Central venous catheterization was introduced into China at the end of the 20th century. It has the advantages of fast infusion, high efficiency, and long retention time, so reducing patients’ pain and nurses’ workloads, and increasing nursing efficiency by removing the need for repeated puncture. In recent years, central venous catheters have been widely used in Chinese hospitals.1 However, central venous catheter-related infections (CVC-RI) have become the main hospital infections2,3 and one of the most dangerous causes of bacteremia.4,5 It has an incidence rate of (5-30)%. More attention must therefore be paid to CVC-RI.6 Transparent dressings which act as semi-permeable membranes, could reduce moisture vapor transmission, resulting in local moistness and so promoting the growth of bacteria on the skin and around the catheter. This increases the incidence of catheter-related bacteremia. In 1992, Hoffman et al7 performed a meta-analysis comparing the risks of transparent dressings and gauze dressings used for central and peripheral catheters. They showed that transparent dressings increased the relative risk of bacterial reproduction around the catheter by 53%. Meng et al8 used standard 3M transparent dressings and 3M wound dressings for central catheters in a clinical setting, and the infection rate of standard 3M transparent dressings was higher due to its lower moisture vapor transmission rate (MVTR).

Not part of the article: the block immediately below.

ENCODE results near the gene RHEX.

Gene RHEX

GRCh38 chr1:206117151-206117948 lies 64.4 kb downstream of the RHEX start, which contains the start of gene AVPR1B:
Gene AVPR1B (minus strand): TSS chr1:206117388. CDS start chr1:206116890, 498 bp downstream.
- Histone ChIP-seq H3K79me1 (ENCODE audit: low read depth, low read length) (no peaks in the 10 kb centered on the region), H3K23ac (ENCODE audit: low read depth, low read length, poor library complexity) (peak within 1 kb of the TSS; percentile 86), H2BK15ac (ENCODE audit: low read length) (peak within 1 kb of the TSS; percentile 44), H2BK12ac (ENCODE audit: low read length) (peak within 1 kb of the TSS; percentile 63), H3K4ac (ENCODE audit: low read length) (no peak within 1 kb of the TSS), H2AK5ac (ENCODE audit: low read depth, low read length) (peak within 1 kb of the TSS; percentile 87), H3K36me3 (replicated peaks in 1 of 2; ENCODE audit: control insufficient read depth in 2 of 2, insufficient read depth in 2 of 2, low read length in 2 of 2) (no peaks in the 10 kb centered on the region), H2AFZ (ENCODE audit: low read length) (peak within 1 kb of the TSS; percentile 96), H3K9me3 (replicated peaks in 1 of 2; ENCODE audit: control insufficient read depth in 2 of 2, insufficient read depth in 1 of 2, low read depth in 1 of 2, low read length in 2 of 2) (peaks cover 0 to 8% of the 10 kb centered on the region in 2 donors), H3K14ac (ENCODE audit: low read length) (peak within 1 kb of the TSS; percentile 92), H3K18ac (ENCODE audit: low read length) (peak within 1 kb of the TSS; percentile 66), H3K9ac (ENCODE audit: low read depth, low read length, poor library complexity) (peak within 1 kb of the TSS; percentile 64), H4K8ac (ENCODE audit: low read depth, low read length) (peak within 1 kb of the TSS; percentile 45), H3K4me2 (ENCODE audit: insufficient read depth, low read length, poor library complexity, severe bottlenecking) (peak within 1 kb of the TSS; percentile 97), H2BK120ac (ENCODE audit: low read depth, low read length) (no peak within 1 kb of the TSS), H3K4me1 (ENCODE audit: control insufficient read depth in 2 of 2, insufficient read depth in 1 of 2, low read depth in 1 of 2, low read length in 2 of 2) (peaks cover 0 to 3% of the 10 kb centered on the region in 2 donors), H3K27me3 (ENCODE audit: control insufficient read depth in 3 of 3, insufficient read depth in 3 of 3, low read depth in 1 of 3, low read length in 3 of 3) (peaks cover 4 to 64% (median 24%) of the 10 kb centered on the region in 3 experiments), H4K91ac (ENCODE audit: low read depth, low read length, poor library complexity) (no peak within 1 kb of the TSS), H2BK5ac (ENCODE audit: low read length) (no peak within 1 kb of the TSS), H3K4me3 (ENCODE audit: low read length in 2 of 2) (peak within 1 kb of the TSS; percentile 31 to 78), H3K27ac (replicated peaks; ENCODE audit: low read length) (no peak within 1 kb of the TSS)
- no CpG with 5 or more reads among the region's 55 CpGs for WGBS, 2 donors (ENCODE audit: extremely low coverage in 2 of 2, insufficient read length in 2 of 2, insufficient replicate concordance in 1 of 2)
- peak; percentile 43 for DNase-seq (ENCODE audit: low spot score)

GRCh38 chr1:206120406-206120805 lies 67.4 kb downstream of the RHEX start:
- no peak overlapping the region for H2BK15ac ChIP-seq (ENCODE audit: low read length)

Dressings with a high MVTR should reduce the catheter infection rate after venous catheterization.1 They should, therefore, be applied more widely in clinical practice as increasing attention is focused on the need to reduce catheter-related infections after venous catheterization.9-11 The MVTR is therefore an important factor influencing the choice of dressing by clinical nurses, but little information is available regarding the relative MVTRs of different dressings. In this study, we simulated the conditions of medical dressings in contact with normal skin, and with sweating skin or wounded skin with exudates. We compared the evaporation rates of a traditional gauze dressing and four different transparent dressings at different temperatures and humidities, in order to provide a theoretical basis for the clinical application of dressings in catheter nursing.
The dressings used included ordinary gauze (Shaoxing Zhende Surgical Dressing Co., Ltd (REG. No: ZYGX(Z) 20052640521)); IV3000 (Smith & Nephew (Reg. No: SFDA(I) 20071641307)); OPSITE FLEXIGRID (Smith & Nephew (Reg. No: SFDA(I) 20072641163)); 3M HP Tegaderm (American 3M company (Reg. No: SFDA(I) 20072641354)); and 3M Tegaderm (American 3M company (Reg. No: SFDA(I) 20052641019)).